Birthday Thoughts

A few days ago I celebrated my 26th birthday. Technically JG and I did not really celebrate it since we spent the day at home as in any normal day. The best JG can do in the kitchen is boil water at push the microwave buttons, and since it’s my prerogative if I wanted to cook or not (that day being my day), I chose to be lazy. Hey it’s my party and I’ll cook if I want to. So nothing big. We did treated the Embassy staff to a variety of grilled sea food, so that was the most of the party that I had since they are the closest to family that we have here in Libya.

This year will be a memorable one, since this will be my first birthday away from home. Despite it being commemorated in the mentioned simple manner, it will still go down as one of the significant ones since the fact that I am away from everything that I am used to makes it different, therefore special.

Anyway, in a more philosophical train of thought, I cannot help but get over the fact that I am now 26. It’s not an issue of getting old, the problem is, I don’t feel it – getting older that is. The last time I felt the signs of maturity was when I was sixteen, when I realized and accepted that it is best that my parents were better off separated anyway; the same year the first and last time I had my heart broken by a boy which in hindsight wasn’t good enough anyway (thank God I listened to my mother).  When I celebrated my birthday that year, I felt a sense of knowing, an upgrade within myself, a better understanding of things and my surroundings.

Problem is, ten years later, I seem to have been stuck. I had this idea of myself, ten years ago, that since wisdom comes with age, I would be rid of everything I hate about my self as I get older. However, I feel a bit frustrated, because if my present self would be in an malfunctioned elevator with my sixteen year old self, she”d probably be shocked to see that she (or I, or we) haven’t changed a bit. She would probably be appalled that I still bite my nails, talk non-stop, and most importantly gained a lot of weight.  She/I would have hoped that she/I would have at least have a little bit of grace or some poise. I can hear her asking, “Are you filthy rich? Did we become a famous writer?”, and I’d be standing there with an apologetic look on my face.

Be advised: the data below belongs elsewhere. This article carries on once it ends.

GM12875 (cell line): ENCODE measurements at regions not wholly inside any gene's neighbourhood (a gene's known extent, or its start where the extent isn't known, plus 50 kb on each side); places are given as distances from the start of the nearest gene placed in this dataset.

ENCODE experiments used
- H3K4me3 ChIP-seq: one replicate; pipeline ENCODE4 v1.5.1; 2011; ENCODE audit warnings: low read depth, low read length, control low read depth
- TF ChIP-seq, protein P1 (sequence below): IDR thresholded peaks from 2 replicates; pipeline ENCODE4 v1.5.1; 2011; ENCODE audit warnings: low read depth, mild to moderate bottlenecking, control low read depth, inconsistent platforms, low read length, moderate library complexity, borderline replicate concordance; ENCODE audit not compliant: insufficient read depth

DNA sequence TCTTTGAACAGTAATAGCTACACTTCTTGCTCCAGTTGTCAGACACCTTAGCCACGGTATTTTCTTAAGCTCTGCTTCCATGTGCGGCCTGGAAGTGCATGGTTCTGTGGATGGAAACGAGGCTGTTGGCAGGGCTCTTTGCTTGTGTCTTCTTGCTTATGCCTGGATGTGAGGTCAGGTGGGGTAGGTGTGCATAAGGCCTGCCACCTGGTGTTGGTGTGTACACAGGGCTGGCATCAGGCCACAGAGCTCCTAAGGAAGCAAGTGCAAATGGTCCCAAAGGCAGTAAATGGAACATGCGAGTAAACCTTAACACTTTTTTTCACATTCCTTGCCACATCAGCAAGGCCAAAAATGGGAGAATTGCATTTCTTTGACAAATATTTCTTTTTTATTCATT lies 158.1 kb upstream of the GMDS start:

Nevertheless, as soon as she gets over the extra weight and the lack of success in our dreams of writing glory, she would probably be happy to know that we will get lucky in love with a nice, intelligent, honorable guy who would eventually open the doors of the world to us. I know for sure that she’d be proud of me for marrying smartly, and would definitely be ecstatic of the idea that she will have the chance to see the world – something we both thought would never be possible.

I will also tell her, that for what’s its worth, I/she at least did not turn out to be too jaded with life that we ended up being too serious, and lose that childlike wonder our mother always reminded us to maintain. I’ll be honest with her and tell her that she won’t be able to get over being a cry baby and a worry wart but she/I will learn to accept that about us, and find some solace that we did learn to express that part of ourselves in the right time and at the right place.

So yeah, it isn’t so bad I suppose, and knowing myself, she’d probably eventually tell me not to worry about it, and see that despite the slow effects of maturity on us, she would see that her future self will be happy, and all in all wouldn’t turn out so bad. But she’d probably tell me to watch my weight, and I’d probably quip that now that since she’s seen me, I’ll leave that up to her.  And then she’d say, “You know I won’t”.  And I would agree, after all no one knows her more than I do.

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